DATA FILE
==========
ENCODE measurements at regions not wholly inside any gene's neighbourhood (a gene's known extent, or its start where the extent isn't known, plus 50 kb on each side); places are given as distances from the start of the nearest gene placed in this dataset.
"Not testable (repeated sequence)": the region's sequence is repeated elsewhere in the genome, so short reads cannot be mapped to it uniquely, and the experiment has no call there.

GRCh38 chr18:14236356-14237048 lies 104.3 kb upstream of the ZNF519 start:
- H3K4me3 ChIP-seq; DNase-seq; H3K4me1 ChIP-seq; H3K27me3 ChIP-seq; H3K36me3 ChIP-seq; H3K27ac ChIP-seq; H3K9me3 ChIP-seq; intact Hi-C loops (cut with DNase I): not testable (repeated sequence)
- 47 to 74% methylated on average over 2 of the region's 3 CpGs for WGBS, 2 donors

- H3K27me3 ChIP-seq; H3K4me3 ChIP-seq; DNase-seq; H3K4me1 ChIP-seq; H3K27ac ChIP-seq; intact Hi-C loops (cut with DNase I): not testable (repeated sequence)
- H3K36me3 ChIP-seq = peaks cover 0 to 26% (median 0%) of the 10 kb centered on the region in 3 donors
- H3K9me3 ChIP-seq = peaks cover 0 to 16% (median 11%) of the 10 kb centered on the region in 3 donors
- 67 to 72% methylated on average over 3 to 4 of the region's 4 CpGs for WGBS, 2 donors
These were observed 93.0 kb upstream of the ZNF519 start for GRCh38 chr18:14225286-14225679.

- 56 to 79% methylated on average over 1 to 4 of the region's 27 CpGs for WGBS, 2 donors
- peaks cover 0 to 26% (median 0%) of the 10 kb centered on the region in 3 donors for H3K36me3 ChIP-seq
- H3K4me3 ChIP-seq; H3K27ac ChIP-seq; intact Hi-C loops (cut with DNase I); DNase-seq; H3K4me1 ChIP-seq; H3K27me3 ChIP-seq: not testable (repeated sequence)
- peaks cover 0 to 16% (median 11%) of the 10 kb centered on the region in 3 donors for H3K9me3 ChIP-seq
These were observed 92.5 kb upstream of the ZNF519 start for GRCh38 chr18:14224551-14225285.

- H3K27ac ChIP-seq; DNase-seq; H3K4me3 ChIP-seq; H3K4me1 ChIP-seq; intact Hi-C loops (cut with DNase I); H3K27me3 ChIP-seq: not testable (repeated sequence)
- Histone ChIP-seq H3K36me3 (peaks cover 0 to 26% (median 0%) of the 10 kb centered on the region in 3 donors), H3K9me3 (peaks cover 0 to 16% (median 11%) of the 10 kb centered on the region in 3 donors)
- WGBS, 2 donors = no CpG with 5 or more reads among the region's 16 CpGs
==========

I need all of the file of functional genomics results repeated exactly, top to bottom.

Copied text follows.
ENCODE measurements at regions not wholly inside any gene's neighbourhood (a gene's known extent, or its start where the extent isn't known, plus 50 kb on each side); places are given as distances from the start of the nearest gene placed in this dataset.
"Not testable (repeated sequence)": the region's sequence is repeated elsewhere in the genome, so short reads cannot be mapped to it uniquely, and the experiment has no call there.

GRCh38 chr18:14236356-14237048 lies 104.3 kb upstream of the ZNF519 start:
- H3K4me3 ChIP-seq; DNase-seq; H3K4me1 ChIP-seq; H3K27me3 ChIP-seq; H3K36me3 ChIP-seq; H3K27ac ChIP-seq; H3K9me3 ChIP-seq; intact Hi-C loops (cut with DNase I): not testable (repeated sequence)
- 47 to 74% methylated on average over 2 of the region's 3 CpGs for WGBS, 2 donors

- H3K27me3 ChIP-seq; H3K4me3 ChIP-seq; DNase-seq; H3K4me1 ChIP-seq; H3K27ac ChIP-seq; intact Hi-C loops (cut with DNase I): not testable (repeated sequence)
- H3K36me3 ChIP-seq = peaks cover 0 to 26% (median 0%) of the 10 kb centered on the region in 3 donors
- H3K9me3 ChIP-seq = peaks cover 0 to 16% (median 11%) of the 10 kb centered on the region in 3 donors
- 67 to 72% methylated on average over 3 to 4 of the region's 4 CpGs for WGBS, 2 donors
These were observed 93.0 kb upstream of the ZNF519 start for GRCh38 chr18:14225286-14225679.

- 56 to 79% methylated on average over 1 to 4 of the region's 27 CpGs for WGBS, 2 donors
- peaks cover 0 to 26% (median 0%) of the 10 kb centered on the region in 3 donors for H3K36me3 ChIP-seq
- H3K4me3 ChIP-seq; H3K27ac ChIP-seq; intact Hi-C loops (cut with DNase I); DNase-seq; H3K4me1 ChIP-seq; H3K27me3 ChIP-seq: not testable (repeated sequence)
- peaks cover 0 to 16% (median 11%) of the 10 kb centered on the region in 3 donors for H3K9me3 ChIP-seq
These were observed 92.5 kb upstream of the ZNF519 start for GRCh38 chr18:14224551-14225285.

- H3K27ac ChIP-seq; DNase-seq; H3K4me3 ChIP-seq; H3K4me1 ChIP-seq; intact Hi-C loops (cut with DNase I); H3K27me3 ChIP-seq: not testable (repeated sequence)
- Histone ChIP-seq H3K36me3 (peaks cover 0 to 26% (median 0%) of the 10 kb centered on the region in 3 donors), H3K9me3 (peaks cover 0 to 16% (median 11%) of the 10 kb centered on the region in 3 donors)
- WGBS, 2 donors = no CpG with 5 or more reads among the region's 16 CpGs